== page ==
YOU ARE HERE: LAT HomeCollectionsSuperhero


February 1, 2014 | By Mark Olsen
The stereotypical Sundance movie is thought of as something capital-Q quirky, typically a story of family dysfunction or coming-of-age. This year's festival, across its numerous sections, featured a newfound immersion in genre storytelling that pushed the films to places that were familiar but with unexpected and most welcome twists. Gareth Evans' "The Raid 2," for instance, does for the blood-soaked Asian action film what "The Dark Knight" did for the superhero film, injecting it with a seriousness, a depth of characterization and a scope of storytelling that raises it to a new level of legitimacy.
March 10, 2010 | By Geoff Boucher
The topic at the Batcave on Monday night was the future of that other superhero -- you, know, the one from Metropolis. "It's very exciting, we have a fantastic story," Christopher Nolan said while sipping tea in the sleek editing suite that fills the converted garage adjacent to his Hollywood home. "And we feel we can do it right. We know the milieu, if you will, we know the genre and how to get it done right." FOR THE RECORD: Christopher Nolan: An article about filmmaker Christopher Nolan in Wednesday's Calendar said his next movie, "Inception," opens July 19. It opens July 16. — Nolan was standing next to his wife, producer Emma Thomas, his partner in all of his films -- including " Batman Begins" and " The Dark Knight," the grim franchise that pulled in more than $1.3 billion at theaters worldwide -- and he was explaining their plan to take on a challenge that has frustrated Hollywood for two decades: Getting another Superman film franchise off the ground.
October 6, 2001 | SAM FARMER
They are separated by the San Francisco Bay, the color of their uniforms and little else. These days, Jose Cortez and Sebastian Janikowski are leading parallel lives. It seems that way, at least, with 49er Cortez leading the league in scoring (31 points) and Janikowski right behind (30) for the Raiders. Both players were weaned on soccer, came to the United States in their early teens, and didn't play football until their last years of high school.
April 25, 2013 | By Amy Kaufman
Gwyneth Paltrow was named the world's most beautiful woman by People magazine on Wednesday, and she was clearly feeling foxy when she turned up at the premiere for her new film, "Iron Man 3," later that day. The 40-year-old actress walked onto the red carpet in a jaw-dropper of a gown with sheer side panels that showed off her taut derriere. Paltrow, however, said she selected the Antonio Berardi dress because the top portion reminded her of a superhero -- not because she wanted to flaunt her figure.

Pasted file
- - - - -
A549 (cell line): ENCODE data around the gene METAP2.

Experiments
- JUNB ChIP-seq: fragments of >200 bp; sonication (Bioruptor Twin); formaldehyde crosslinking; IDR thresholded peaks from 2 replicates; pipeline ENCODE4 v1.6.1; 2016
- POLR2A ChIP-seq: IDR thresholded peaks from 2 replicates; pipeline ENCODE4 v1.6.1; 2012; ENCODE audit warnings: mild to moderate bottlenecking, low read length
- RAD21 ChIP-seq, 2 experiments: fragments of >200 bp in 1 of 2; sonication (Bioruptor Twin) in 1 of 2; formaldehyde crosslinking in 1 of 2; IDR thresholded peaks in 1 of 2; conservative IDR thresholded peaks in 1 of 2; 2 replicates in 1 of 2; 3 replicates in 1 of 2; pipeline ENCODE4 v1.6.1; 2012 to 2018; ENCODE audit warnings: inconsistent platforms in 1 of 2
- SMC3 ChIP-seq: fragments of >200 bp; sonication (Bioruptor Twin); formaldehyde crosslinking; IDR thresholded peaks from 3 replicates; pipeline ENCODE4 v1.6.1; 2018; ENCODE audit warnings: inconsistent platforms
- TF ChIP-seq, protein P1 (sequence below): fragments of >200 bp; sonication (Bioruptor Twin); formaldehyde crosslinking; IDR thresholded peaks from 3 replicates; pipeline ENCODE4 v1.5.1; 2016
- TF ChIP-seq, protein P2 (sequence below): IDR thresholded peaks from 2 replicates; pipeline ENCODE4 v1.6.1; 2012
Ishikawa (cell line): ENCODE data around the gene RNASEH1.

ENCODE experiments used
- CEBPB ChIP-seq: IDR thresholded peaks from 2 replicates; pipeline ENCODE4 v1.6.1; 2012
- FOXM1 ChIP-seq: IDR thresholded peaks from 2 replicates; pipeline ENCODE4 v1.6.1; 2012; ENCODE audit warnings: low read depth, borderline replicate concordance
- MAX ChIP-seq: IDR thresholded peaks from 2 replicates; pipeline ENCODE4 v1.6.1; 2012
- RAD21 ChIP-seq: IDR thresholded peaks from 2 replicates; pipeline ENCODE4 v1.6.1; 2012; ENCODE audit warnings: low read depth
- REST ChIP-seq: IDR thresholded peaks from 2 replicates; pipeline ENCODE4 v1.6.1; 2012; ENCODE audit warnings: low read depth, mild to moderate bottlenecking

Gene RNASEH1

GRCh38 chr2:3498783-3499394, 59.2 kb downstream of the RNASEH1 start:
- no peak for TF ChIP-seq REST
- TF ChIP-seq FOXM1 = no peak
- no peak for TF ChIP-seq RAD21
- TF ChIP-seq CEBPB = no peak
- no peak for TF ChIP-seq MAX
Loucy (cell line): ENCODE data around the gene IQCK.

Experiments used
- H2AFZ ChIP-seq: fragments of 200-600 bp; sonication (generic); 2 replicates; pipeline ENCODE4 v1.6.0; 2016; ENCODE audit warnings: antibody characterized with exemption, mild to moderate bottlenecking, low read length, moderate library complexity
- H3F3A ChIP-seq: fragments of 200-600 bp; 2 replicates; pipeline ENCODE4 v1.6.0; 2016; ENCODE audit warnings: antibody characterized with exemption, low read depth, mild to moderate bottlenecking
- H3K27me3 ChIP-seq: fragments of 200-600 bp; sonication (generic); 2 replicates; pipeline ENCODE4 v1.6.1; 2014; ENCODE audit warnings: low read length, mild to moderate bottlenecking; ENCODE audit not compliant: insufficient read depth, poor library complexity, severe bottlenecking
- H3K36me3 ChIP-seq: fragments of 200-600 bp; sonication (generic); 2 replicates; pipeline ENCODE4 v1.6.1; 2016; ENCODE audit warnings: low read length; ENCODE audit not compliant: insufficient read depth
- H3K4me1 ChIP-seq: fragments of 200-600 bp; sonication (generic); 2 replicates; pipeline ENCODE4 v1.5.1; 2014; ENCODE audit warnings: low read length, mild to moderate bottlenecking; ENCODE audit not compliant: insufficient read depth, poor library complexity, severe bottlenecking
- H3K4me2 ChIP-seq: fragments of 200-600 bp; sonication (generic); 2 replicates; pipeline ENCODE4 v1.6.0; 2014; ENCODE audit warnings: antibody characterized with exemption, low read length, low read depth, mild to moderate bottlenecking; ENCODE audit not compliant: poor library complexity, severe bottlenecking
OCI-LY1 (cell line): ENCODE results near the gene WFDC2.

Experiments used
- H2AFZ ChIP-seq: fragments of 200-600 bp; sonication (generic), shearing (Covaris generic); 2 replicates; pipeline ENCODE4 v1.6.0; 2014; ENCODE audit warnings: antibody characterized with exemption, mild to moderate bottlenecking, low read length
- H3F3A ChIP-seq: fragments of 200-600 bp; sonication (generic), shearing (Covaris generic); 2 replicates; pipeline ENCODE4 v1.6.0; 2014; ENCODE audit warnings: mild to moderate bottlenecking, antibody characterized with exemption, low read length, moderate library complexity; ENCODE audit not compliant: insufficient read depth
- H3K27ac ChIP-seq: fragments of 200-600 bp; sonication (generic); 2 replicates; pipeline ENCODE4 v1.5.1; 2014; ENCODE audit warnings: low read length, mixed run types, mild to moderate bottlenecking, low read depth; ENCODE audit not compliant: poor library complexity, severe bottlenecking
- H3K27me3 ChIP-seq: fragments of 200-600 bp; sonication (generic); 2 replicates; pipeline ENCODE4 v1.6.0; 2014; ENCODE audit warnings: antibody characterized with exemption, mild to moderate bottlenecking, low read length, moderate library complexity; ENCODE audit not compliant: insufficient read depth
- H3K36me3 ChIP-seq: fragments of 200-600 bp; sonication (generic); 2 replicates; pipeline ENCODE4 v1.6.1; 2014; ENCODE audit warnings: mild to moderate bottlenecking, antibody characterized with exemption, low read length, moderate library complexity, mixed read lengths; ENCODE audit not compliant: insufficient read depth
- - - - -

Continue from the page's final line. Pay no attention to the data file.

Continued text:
May 1, 1988 | JOHN JOHNSON, Times Staff Writer
It's Friday night at the drive-in. As the pale-skinned hero of the season's hot new martial-arts flick snaps the bones of the Asian archvillain, the Winnetka 6 erupts in honking horns and flashing headlights. The movie that has the big-wheeled pickups beeping is "Bloodsport." Advertised as the true story of an American who defeated all comers 13 years ago in a no-holds-barred international tournament of warriors, the movie opened last month at 800 U.S.
The mother of Olympic sprint champion Florence Griffith Joyner filed a wrongful death lawsuit this week against her son-in-law, Al Joyner, in what she said is part of an escalating family dispute over control of the famed runner's legacy. The four-page complaint includes few specific allegations other than the charge that Joyner failed to "exercise reasonable care to avoid foreseeable risk of harm" to his wife and that "harmful or offensive touching" caused her death.
Ruth Deadmon, a near mute, waits outside the office of Dr. Daniel Truong, desperately hoping her voice can be restored. Deadmon is typical of Truong's patients: She awoke one day with what she thought was laryngitis. It has lasted seven years. Deadmon's condition has become so severe she sometimes cannot eat. She no longer answers her phone.
March 28, 2008
"Superhero Movie," a PG-13 rated genre spoof starring Leslie Nielsen, opens in wide release today but was not screened in advance for critics. The Times review will appear in Monday's Calendar and online as soon as it is available.
January 20, 2009 | Tiffany Hsu
A high-stakes battle for survival is underway in the comic book universe, and superheroes such as Wonder Woman and Wolverine have been enlisted in the fight. Even President-elect Barack Obama -- and an impostor -- have been recruited to help Spider-Man. With mixed results, the nation's comic book publishers and hundreds of neighborhood shops are fighting off a deteriorating economy, online piracy, rising costs and changing consumer tastes.
Los Angeles Times Articles